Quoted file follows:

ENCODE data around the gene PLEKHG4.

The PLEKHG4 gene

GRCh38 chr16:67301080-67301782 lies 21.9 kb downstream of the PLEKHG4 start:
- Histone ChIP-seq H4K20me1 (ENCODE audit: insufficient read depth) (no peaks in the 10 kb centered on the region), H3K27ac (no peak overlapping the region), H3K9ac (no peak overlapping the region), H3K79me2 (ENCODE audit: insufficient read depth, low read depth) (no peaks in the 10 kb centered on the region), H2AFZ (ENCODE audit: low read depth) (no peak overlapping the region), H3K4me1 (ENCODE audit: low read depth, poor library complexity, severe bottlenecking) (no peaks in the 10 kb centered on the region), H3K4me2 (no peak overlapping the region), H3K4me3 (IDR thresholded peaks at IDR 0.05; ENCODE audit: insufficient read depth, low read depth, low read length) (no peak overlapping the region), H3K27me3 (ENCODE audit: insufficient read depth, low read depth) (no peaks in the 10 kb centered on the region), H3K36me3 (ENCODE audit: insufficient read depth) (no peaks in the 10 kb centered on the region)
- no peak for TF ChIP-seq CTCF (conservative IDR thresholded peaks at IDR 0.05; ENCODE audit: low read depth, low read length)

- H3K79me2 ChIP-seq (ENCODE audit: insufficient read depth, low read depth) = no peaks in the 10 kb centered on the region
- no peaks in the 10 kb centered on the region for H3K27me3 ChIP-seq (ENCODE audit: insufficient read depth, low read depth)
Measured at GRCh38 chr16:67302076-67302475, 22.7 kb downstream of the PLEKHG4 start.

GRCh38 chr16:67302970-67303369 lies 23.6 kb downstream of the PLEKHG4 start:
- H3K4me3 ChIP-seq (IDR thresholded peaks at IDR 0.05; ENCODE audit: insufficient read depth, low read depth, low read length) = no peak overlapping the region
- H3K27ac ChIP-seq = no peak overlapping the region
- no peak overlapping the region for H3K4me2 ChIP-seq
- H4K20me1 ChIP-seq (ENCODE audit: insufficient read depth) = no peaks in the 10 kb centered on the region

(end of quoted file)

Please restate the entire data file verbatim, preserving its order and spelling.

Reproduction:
ENCODE data around the gene PLEKHG4.

The PLEKHG4 gene

GRCh38 chr16:67301080-67301782 lies 21.9 kb downstream of the PLEKHG4 start:
- Histone ChIP-seq H4K20me1 (ENCODE audit: insufficient read depth) (no peaks in the 10 kb centered on the region), H3K27ac (no peak overlapping the region), H3K9ac (no peak overlapping the region), H3K79me2 (ENCODE audit: insufficient read depth, low read depth) (no peaks in the 10 kb centered on the region), H2AFZ (ENCODE audit: low read depth) (no peak overlapping the region), H3K4me1 (ENCODE audit: low read depth, poor library complexity, severe bottlenecking) (no peaks in the 10 kb centered on the region), H3K4me2 (no peak overlapping the region), H3K4me3 (IDR thresholded peaks at IDR 0.05; ENCODE audit: insufficient read depth, low read depth, low read length) (no peak overlapping the region), H3K27me3 (ENCODE audit: insufficient read depth, low read depth) (no peaks in the 10 kb centered on the region), H3K36me3 (ENCODE audit: insufficient read depth) (no peaks in the 10 kb centered on the region)
- no peak for TF ChIP-seq CTCF (conservative IDR thresholded peaks at IDR 0.05; ENCODE audit: low read depth, low read length)

- H3K79me2 ChIP-seq (ENCODE audit: insufficient read depth, low read depth) = no peaks in the 10 kb centered on the region
- no peaks in the 10 kb centered on the region for H3K27me3 ChIP-seq (ENCODE audit: insufficient read depth, low read depth)
Measured at GRCh38 chr16:67302076-67302475, 22.7 kb downstream of the PLEKHG4 start.

GRCh38 chr16:67302970-67303369 lies 23.6 kb downstream of the PLEKHG4 start:
- H3K4me3 ChIP-seq (IDR thresholded peaks at IDR 0.05; ENCODE audit: insufficient read depth, low read depth, low read length) = no peak overlapping the region
- H3K27ac ChIP-seq = no peak overlapping the region
- no peak overlapping the region for H3K4me2 ChIP-seq
- H4K20me1 ChIP-seq (ENCODE audit: insufficient read depth) = no peaks in the 10 kb centered on the region